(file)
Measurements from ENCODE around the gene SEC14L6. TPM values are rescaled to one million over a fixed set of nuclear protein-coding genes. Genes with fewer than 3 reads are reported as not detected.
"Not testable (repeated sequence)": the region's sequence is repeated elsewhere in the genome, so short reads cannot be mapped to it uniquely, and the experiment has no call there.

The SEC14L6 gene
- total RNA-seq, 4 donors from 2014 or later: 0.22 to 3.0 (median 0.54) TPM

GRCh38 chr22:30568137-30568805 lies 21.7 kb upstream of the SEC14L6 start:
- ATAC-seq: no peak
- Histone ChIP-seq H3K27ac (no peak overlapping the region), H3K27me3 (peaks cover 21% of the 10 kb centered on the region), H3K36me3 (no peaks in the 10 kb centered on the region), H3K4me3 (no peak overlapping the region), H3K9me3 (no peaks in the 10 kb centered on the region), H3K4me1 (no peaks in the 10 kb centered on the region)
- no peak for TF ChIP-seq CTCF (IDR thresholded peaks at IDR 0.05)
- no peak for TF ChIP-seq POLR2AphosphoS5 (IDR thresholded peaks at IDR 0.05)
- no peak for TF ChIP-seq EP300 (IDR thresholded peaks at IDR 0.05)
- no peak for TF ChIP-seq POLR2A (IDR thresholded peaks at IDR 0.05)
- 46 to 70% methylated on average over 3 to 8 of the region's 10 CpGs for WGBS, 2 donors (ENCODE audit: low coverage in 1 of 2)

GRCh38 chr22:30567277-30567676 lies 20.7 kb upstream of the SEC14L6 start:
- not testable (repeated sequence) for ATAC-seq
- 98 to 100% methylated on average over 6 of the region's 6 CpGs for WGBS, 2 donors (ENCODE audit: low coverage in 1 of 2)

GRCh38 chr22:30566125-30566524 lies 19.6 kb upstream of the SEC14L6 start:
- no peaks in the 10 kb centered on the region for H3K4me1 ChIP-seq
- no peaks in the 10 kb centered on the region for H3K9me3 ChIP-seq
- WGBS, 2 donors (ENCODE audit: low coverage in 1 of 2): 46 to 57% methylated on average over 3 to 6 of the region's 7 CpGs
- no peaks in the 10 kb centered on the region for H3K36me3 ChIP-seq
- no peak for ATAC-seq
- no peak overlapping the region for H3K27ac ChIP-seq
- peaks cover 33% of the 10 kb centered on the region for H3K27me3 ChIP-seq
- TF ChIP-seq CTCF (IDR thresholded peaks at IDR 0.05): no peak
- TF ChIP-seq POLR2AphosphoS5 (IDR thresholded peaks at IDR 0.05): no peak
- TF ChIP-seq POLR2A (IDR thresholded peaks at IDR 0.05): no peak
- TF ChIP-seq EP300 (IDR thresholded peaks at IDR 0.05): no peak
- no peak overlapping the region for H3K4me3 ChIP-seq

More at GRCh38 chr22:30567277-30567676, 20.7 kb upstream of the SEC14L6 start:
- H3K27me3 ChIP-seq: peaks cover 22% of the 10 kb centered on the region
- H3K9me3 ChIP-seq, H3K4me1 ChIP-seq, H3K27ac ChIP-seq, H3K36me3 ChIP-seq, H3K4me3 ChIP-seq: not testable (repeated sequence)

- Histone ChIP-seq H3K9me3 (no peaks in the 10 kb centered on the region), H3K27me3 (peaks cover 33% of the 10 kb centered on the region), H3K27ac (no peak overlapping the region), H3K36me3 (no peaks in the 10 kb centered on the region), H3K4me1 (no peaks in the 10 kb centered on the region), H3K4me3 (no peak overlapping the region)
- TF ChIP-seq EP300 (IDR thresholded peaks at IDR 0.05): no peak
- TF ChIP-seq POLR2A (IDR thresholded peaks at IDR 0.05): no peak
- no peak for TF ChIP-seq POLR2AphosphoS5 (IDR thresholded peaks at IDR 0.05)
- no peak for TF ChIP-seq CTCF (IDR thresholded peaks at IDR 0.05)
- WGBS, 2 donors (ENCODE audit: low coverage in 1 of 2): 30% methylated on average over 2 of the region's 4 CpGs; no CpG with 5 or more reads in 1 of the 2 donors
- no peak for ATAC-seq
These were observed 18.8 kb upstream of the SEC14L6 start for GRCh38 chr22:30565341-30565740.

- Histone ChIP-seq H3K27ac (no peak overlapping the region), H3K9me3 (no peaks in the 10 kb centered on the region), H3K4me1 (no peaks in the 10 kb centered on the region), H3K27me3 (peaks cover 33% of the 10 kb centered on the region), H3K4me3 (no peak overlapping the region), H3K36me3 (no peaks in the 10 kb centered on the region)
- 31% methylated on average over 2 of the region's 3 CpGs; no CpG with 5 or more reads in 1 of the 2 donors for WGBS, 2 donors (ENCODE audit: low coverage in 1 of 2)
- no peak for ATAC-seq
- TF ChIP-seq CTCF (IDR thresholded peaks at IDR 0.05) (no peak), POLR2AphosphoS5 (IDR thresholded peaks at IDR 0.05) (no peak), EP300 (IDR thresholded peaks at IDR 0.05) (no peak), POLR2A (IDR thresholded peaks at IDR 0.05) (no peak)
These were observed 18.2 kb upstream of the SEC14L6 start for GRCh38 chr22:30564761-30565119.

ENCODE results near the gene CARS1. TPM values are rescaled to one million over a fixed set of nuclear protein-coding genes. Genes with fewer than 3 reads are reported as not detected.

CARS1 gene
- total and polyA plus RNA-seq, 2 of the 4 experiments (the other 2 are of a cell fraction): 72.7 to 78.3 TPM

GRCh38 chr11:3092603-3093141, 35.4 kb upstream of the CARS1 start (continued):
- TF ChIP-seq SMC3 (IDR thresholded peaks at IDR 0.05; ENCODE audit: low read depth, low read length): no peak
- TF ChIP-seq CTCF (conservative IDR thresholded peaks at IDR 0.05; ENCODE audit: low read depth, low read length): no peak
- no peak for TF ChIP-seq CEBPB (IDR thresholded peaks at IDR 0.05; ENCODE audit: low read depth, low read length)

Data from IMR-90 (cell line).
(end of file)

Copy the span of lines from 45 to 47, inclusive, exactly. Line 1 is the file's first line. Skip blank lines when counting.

ENCODE results near the gene CARS1. TPM values are rescaled to one million over a fixed set of nuclear protein-coding genes. Genes with fewer than 3 reads are reported as not detected.

CARS1 gene
- total and polyA plus RNA-seq, 2 of the 4 experiments (the other 2 are of a cell fraction): 72.7 to 78.3 TPM